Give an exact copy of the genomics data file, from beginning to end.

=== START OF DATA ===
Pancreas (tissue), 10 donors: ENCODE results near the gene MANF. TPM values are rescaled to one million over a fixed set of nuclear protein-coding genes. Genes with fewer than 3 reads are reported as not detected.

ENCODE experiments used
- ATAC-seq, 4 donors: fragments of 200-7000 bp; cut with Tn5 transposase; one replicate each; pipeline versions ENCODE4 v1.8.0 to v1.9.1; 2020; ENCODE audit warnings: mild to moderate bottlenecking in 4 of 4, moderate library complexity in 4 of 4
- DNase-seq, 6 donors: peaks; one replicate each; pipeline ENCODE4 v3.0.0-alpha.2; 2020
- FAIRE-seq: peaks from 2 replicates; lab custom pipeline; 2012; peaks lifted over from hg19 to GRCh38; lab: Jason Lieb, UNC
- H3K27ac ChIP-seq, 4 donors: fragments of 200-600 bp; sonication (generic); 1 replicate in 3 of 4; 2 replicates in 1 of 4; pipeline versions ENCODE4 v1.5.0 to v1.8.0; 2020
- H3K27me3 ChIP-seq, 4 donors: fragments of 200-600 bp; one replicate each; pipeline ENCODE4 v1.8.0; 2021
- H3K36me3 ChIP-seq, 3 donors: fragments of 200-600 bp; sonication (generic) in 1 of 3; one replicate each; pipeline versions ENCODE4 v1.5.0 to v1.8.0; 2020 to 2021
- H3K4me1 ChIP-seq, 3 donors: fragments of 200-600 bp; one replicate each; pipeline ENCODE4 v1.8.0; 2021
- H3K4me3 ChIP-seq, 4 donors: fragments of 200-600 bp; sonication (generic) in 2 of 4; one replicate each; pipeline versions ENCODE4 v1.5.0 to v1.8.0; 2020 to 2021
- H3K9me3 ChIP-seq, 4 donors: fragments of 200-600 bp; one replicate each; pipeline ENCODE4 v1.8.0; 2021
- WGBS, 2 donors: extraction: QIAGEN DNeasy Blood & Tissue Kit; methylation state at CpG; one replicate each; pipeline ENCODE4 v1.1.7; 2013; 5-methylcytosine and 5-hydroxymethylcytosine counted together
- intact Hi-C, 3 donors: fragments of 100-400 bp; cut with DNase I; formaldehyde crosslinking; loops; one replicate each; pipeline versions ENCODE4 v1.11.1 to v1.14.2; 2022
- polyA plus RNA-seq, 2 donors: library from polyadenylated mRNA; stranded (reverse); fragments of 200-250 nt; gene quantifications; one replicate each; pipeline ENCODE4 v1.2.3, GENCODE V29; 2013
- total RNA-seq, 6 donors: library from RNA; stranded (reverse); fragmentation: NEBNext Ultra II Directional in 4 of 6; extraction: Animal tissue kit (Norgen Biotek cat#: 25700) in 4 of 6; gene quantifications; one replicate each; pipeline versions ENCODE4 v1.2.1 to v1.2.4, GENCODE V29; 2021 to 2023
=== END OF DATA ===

Pancreas (tissue), 10 donors: ENCODE results near the gene MANF. TPM values are rescaled to one million over a fixed set of nuclear protein-coding genes. Genes with fewer than 3 reads are reported as not detected.

ENCODE experiments used
- ATAC-seq, 4 donors: fragments of 200-7000 bp; cut with Tn5 transposase; one replicate each; pipeline versions ENCODE4 v1.8.0 to v1.9.1; 2020; ENCODE audit warnings: mild to moderate bottlenecking in 4 of 4, moderate library complexity in 4 of 4
- DNase-seq, 6 donors: peaks; one replicate each; pipeline ENCODE4 v3.0.0-alpha.2; 2020
- FAIRE-seq: peaks from 2 replicates; lab custom pipeline; 2012; peaks lifted over from hg19 to GRCh38; lab: Jason Lieb, UNC
- H3K27ac ChIP-seq, 4 donors: fragments of 200-600 bp; sonication (generic); 1 replicate in 3 of 4; 2 replicates in 1 of 4; pipeline versions ENCODE4 v1.5.0 to v1.8.0; 2020
- H3K27me3 ChIP-seq, 4 donors: fragments of 200-600 bp; one replicate each; pipeline ENCODE4 v1.8.0; 2021
- H3K36me3 ChIP-seq, 3 donors: fragments of 200-600 bp; sonication (generic) in 1 of 3; one replicate each; pipeline versions ENCODE4 v1.5.0 to v1.8.0; 2020 to 2021
- H3K4me1 ChIP-seq, 3 donors: fragments of 200-600 bp; one replicate each; pipeline ENCODE4 v1.8.0; 2021
- H3K4me3 ChIP-seq, 4 donors: fragments of 200-600 bp; sonication (generic) in 2 of 4; one replicate each; pipeline versions ENCODE4 v1.5.0 to v1.8.0; 2020 to 2021
- H3K9me3 ChIP-seq, 4 donors: fragments of 200-600 bp; one replicate each; pipeline ENCODE4 v1.8.0; 2021
- WGBS, 2 donors: extraction: QIAGEN DNeasy Blood & Tissue Kit; methylation state at CpG; one replicate each; pipeline ENCODE4 v1.1.7; 2013; 5-methylcytosine and 5-hydroxymethylcytosine counted together
- intact Hi-C, 3 donors: fragments of 100-400 bp; cut with DNase I; formaldehyde crosslinking; loops; one replicate each; pipeline versions ENCODE4 v1.11.1 to v1.14.2; 2022
- polyA plus RNA-seq, 2 donors: library from polyadenylated mRNA; stranded (reverse); fragments of 200-250 nt; gene quantifications; one replicate each; pipeline ENCODE4 v1.2.3, GENCODE V29; 2013
- total RNA-seq, 6 donors: library from RNA; stranded (reverse); fragmentation: NEBNext Ultra II Directional in 4 of 6; extraction: Animal tissue kit (Norgen Biotek cat#: 25700) in 4 of 6; gene quantifications; one replicate each; pipeline versions ENCODE4 v1.2.1 to v1.2.4, GENCODE V29; 2021 to 2023